A few notes are helpful before going on. One is that every cancer is different. If there were 30 people with lung cancer in a room, there would be 30 different types of lung cancer, even if each of the person had the same type and stage of lung cancer. The pathology report is one of the tools used to understand your individual cancer. Another important point is that while it is common to get second (and perhaps third or more) opinions about your cancer, a second reading of your pathology report may be overlooked. Getting a second opinion on your biopsy may be every bit as important as getting a second opinion on your treatment.

Name, Date, and Clinical Information

Your pathology report will first include your name, and some basic information as well as probable diagnosis and possible symptoms you have been experiencing.

Specimen

The word specimen sounds scary, but it essentially means the sample of tissue that a surgeon, radiologist, or other physician removes. This section describes the location in the body from which a sample was taken. When a specimen is obtained and received by the pathology department it is evaluated in a few steps.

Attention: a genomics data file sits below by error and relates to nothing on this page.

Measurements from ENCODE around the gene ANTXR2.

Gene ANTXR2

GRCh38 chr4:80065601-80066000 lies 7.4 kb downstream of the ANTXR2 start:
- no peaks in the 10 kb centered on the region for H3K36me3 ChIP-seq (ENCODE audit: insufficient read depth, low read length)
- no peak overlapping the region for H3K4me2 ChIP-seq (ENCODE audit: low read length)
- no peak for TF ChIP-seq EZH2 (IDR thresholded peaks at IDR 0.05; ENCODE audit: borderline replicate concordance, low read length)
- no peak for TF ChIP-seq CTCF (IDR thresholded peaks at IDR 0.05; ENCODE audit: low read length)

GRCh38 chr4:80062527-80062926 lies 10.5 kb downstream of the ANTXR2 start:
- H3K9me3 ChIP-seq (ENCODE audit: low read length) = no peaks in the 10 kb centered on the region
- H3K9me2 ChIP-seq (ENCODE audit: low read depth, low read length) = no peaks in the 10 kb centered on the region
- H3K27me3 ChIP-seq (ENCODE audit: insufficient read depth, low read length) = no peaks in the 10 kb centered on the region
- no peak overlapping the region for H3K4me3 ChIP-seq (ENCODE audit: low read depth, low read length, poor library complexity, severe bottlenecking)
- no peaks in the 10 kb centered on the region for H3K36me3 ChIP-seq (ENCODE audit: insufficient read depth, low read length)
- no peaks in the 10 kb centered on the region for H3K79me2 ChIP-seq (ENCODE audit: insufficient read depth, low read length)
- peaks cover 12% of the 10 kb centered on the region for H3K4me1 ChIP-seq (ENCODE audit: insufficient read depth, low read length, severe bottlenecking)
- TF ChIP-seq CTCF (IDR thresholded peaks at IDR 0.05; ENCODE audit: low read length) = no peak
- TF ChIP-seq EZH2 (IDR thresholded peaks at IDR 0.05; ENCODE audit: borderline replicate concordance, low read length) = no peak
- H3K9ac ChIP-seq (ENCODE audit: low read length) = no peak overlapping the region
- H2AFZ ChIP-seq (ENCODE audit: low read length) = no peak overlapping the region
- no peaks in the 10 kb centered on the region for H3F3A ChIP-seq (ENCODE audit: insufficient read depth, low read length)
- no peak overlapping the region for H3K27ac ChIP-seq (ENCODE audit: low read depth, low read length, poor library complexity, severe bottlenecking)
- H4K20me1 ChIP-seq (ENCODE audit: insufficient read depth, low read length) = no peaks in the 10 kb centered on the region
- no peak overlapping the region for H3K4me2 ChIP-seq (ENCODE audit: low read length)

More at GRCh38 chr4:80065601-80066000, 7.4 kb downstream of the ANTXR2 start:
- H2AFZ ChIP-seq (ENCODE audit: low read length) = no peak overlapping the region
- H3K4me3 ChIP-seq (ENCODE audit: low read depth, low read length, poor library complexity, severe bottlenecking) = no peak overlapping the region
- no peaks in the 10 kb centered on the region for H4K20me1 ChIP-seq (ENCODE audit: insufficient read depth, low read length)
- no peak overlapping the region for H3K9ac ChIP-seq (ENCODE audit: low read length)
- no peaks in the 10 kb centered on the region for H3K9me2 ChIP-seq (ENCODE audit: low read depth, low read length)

Macroscopic Evaluation (also called Gross Examination)

As "macro" means large, and "gross" in medical jargon means visible to the naked eye, this examination refers to what the pathologist sees by looking at your tissue sample without the use of a microscope—the large picture in essence. It may include the dimensions, the weight of a tumor, and other characteristics like color and consistency. Some tumors are very obvious (as the picture above shows) but sometimes no abnormalities are seen until the next step is done.